5. Read Daniel 1:15-16. Is this proof that a vegetarian diet makes you healthier and better looking? (I wish! I've been a vegetarian for over 40 years. If you can notice a distinct difference in 10 days, imagine what I should look like after 40 years - some sort of god! Unfortunately, I think I'm going to have to wait until the Second Coming for my "make-over." Obviously, God intervened and rewarded Daniel's loyalty to Him with a miracle.)


    6. Step back a minute. God allows the destruction of their nation, the destruction of their home, the destruction of their place of worship, the destruction of their way of life and their captivity. Yet this same God performs small miracles in working on the heart of the official and with their looks. How would you explain God succeeding in the unimportant things and "failing" in the important things? (God is being consistent when we look at the larger picture. The disloyalty of the Hebrew leadership in big things causes the big "failures." The loyalty of Daniel in the "small" things of his life causes the "small" victories. Unfortunately for Daniel, he is caught up in the larger unfaithfulness.)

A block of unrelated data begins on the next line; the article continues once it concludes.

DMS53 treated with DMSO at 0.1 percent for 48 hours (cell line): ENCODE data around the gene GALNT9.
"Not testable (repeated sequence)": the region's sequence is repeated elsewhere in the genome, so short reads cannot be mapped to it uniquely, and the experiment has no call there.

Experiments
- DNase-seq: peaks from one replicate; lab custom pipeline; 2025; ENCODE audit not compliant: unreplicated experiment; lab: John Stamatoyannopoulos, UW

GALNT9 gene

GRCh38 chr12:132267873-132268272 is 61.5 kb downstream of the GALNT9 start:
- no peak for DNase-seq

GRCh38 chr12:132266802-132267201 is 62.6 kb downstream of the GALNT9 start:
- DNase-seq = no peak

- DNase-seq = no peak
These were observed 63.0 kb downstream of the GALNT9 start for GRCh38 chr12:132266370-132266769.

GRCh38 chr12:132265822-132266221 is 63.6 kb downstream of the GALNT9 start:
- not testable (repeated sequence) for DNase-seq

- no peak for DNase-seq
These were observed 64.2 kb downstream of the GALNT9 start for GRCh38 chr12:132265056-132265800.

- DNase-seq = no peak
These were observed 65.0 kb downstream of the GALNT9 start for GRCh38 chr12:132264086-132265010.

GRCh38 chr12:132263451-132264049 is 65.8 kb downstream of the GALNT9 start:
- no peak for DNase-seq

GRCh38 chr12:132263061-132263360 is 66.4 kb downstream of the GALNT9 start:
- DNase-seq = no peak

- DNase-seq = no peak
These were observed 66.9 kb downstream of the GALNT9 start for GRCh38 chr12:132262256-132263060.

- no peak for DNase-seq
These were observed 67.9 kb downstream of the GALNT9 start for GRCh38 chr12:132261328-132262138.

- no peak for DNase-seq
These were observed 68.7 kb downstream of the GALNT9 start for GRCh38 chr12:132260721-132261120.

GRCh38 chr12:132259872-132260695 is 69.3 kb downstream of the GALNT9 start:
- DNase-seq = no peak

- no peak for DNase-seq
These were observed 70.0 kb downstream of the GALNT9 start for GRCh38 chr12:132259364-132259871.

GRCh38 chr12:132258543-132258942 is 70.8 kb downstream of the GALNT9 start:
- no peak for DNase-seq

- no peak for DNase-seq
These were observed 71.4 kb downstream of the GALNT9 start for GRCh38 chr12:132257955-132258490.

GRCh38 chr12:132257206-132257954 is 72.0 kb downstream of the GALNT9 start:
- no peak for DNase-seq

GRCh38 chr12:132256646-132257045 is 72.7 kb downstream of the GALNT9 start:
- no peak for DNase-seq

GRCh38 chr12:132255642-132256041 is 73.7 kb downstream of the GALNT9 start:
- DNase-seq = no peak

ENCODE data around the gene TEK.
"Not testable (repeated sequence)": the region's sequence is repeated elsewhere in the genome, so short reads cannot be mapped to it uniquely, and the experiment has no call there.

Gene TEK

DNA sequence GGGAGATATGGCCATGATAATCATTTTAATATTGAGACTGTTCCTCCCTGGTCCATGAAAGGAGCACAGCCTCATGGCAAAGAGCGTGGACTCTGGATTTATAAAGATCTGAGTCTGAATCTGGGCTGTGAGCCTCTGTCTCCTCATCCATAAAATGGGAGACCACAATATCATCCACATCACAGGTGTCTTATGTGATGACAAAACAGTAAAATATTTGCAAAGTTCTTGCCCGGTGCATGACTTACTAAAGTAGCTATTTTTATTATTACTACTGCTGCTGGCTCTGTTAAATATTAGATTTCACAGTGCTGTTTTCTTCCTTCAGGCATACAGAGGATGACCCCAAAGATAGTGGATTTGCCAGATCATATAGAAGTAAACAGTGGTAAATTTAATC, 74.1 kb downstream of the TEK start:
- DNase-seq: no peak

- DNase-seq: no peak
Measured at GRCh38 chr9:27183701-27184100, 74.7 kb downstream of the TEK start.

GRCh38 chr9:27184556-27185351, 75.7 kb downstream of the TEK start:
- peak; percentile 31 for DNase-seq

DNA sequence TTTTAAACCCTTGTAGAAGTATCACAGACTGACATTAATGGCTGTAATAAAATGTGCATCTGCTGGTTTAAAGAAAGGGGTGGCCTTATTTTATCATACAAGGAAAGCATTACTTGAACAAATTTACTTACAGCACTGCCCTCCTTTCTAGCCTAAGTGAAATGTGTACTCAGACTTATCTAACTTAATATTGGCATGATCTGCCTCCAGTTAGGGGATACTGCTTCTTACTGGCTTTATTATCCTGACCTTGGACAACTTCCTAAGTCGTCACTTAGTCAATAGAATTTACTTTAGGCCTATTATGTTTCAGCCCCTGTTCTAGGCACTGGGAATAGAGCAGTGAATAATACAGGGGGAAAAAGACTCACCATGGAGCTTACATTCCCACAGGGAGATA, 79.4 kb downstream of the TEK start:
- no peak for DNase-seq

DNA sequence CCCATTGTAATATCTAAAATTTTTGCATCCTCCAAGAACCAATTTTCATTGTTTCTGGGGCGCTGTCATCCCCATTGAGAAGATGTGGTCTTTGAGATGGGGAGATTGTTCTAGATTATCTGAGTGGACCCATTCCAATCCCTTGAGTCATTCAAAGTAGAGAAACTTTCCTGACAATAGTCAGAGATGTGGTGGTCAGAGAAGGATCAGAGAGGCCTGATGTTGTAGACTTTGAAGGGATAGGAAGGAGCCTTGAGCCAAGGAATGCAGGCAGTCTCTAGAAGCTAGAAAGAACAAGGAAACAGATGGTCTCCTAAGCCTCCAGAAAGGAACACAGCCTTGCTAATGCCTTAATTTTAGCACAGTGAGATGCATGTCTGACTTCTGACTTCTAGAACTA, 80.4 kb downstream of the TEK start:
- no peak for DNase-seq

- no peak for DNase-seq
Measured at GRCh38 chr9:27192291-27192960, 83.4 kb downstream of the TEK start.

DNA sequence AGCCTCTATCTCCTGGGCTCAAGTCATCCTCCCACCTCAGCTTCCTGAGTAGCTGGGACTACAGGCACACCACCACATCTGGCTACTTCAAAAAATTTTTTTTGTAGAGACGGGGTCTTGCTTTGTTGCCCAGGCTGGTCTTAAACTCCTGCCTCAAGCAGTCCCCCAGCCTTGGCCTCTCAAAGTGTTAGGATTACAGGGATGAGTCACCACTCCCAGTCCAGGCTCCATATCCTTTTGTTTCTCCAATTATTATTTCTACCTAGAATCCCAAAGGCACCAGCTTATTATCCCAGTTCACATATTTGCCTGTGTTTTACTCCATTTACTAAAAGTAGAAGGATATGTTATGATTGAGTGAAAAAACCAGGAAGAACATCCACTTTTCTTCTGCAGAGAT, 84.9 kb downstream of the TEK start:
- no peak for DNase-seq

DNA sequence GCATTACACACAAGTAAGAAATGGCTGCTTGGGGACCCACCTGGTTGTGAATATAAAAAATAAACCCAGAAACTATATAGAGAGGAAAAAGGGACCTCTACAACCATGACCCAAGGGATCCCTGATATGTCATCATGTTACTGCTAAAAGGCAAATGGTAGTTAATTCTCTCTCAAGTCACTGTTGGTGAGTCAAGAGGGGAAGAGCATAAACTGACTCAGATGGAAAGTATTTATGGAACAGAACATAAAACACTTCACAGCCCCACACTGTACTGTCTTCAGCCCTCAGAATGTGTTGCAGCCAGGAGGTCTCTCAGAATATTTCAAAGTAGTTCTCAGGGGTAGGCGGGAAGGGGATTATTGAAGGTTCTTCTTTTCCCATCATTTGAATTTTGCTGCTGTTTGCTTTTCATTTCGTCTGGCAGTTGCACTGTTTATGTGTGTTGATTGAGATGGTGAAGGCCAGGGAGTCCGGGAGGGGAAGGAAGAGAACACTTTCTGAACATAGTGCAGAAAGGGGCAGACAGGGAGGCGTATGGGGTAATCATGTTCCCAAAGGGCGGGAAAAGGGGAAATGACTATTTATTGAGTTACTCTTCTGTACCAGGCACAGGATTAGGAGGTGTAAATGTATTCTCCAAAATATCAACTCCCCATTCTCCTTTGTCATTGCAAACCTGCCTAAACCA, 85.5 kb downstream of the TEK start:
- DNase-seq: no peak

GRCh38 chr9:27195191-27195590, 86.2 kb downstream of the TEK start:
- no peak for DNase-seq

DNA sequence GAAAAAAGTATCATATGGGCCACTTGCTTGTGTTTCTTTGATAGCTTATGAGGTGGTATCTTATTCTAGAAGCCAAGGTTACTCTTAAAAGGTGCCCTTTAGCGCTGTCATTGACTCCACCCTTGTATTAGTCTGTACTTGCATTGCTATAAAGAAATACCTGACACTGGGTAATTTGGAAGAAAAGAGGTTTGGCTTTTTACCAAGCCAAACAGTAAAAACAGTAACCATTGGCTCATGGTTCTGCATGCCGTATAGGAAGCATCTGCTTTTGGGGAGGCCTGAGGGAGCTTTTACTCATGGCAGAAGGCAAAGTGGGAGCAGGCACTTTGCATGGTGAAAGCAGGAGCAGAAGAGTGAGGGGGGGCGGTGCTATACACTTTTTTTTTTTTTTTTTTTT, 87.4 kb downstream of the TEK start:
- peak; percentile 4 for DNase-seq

1. What lesson is there in this for your life?


    7. Read Daniel 1:18-21. What is the outcome for those who are faithful?


      1. What do you say about them still being captives?


      2. How important is it that Daniel and his friends surpass all of the Babylonians? (Can you see the new battleground? The leaders of Judah were unfaithful, so the city of evil defeats the city of God. It is an apparent defeat for the true God. But, our God then takes the "remnant" who are faithful and through them "defeats" all the Babylonian leaders and the spokesmen for Bel.)


    8. Friend, how about you? Will you determine to be faithful to God in even the "small" things of life? Will you let God show His power through you?


  2. Next week: Nebuchadnezzar's Image.
* Copr. 2004, Bruce N. Cameron, J.D. All scripture references are to the New International Version (NIV), copr. 1973, 1978, 1984 International Bible Society, unless otherwise noted. Quotations from the NIV are used by permission of Zondervan Bible Publishers. Suggested answers are found within parentheses. The lesson assumes the teacher uses a blackboard or some other visual aid.

© 2014 Bruce N. Cameron, J.D.
Website by Blake Cameron, M.D.